Wednesday, December 27, 2006

check your functionalities: coupon example

[A reprint of an article I wrote for a web developer intra-net blog.]


It really annoys users when they go to a web site and something isn’t working.

Even when everything else is fine, if that one task they wanted to accomplish is not enabled, “under construction”, or difficult to use, your web site loses value and trustworthiness.

I recently visited an ecommerce, online catalog site that provided money-saving coupons.

Since I planned to physically visit the store during my lunch break, and was just checking the product range, specifications, and prices, I didn’t attempt to order anything online.

This site was professional looking, it provided lots of good information about the products, and it was both well-written and well-organized. In fact, it was one of the best sites I had seen recently.

Since I was interested in the products, in fact, I had a crushing need for them, I was naturally interested in the coupons. I was visiting the site, just prior to physically visiting the store.

I saw a coupon for a product that I considered buying. When I clicked on the product name, I was taken to a page that informed me that the page itself was not redeemable as a discount coupon. I had to click on a coupon activation function, to print out the coupon, and then I could take the print out to the store.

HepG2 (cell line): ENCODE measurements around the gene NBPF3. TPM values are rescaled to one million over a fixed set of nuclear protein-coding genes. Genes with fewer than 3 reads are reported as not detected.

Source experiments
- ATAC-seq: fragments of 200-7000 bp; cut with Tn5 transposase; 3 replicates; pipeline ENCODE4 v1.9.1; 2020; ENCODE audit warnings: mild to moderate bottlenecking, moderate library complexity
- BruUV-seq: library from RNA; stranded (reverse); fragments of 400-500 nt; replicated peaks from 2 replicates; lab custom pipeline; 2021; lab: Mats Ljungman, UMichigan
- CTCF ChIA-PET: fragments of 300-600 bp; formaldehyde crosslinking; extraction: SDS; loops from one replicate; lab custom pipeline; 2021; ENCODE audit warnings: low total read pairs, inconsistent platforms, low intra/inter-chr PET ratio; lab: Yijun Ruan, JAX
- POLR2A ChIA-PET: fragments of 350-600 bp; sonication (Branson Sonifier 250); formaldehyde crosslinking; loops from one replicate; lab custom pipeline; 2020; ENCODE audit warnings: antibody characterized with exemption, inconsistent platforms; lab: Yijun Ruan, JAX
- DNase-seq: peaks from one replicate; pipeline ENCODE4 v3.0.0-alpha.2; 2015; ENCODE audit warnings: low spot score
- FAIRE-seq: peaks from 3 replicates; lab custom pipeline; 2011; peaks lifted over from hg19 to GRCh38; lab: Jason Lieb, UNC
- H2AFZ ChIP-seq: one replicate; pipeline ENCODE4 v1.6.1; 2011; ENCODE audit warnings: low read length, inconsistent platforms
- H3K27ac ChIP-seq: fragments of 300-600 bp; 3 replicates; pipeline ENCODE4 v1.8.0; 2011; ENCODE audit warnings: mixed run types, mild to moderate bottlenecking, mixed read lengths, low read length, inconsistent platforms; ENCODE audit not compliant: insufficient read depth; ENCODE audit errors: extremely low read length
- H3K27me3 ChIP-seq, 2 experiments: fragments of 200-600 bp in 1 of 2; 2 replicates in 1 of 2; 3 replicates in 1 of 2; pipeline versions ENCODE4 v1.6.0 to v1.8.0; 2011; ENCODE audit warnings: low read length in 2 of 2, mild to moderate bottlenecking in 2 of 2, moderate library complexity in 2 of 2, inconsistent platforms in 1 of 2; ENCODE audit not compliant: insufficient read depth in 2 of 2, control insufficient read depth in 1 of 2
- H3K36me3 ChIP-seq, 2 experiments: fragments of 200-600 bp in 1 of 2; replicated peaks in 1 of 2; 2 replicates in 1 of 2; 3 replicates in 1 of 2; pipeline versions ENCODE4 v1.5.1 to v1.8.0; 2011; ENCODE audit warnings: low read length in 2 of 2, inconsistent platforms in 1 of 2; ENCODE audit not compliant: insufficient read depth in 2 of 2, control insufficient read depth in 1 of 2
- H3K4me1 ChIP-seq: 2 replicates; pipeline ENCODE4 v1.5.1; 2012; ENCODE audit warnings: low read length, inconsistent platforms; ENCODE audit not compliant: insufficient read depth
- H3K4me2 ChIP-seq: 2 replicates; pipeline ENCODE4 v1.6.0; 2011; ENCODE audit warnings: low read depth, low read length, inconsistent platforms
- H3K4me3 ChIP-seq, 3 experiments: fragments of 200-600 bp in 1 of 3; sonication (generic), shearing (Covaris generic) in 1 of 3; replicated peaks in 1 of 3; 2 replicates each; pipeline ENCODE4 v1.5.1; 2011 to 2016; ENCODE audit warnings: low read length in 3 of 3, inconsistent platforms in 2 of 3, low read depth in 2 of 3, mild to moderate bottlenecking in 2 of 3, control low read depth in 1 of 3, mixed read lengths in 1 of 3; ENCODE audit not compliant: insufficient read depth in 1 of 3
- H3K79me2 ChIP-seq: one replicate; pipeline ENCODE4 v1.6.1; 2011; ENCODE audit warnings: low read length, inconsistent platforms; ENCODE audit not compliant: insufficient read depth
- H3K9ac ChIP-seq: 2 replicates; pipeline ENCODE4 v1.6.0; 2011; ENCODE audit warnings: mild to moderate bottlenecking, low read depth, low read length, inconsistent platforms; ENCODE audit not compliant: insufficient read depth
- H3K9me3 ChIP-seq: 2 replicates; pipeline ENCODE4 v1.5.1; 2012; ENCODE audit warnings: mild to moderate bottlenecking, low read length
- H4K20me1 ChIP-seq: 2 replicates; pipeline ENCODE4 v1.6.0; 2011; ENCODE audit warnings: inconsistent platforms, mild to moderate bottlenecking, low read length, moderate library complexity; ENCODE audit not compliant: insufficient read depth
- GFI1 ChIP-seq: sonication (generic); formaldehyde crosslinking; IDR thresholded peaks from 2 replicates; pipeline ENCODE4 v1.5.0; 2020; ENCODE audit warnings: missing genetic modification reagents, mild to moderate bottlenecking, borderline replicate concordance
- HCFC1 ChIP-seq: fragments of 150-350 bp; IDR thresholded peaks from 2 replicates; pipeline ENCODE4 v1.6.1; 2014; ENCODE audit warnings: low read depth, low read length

Okay, no problem. Ooops. Nothing happens when I click on “print this coupon”.

So then I see on the home page some wording about how a benefit of registering at the site is the ability to download and print out coupons for in-store use. Okay, still no problem. I registered at the site. It was simple and they didn’t ask very many questions, so it was quick.

Now a registered user of the site, I tried again to print the coupon.

Nothing happened. Apparently, the coupon functionality is not working. Fortunately for the company, this problem didn’t matter very much to me, though it was a tad frustrating and professionally disappointing. I visited the store anyway, and purchased some necessary items.

How about your web site or blog? Are you sure everything is working correctly? Broken functionalities and dysfunctional features are more common than you might realize. With so many web sites out there, most people will never return to one that doesn’t work right.

Be sure to periodically, at least once a month, check all your web site functions, or ask a friend, family member, or employee to do so. Check the links, contact forms, registration process, online coupons, shopping cart, email update subscription sign-up, RSS feeds, embedded video or audio players, and any other interactive features you have on your site.

It’s hard enough to attract traffic to your site, and to convert site visitors to loyal customers. The last thing you want to do is frustrate your web site visitors and lower your credibility.

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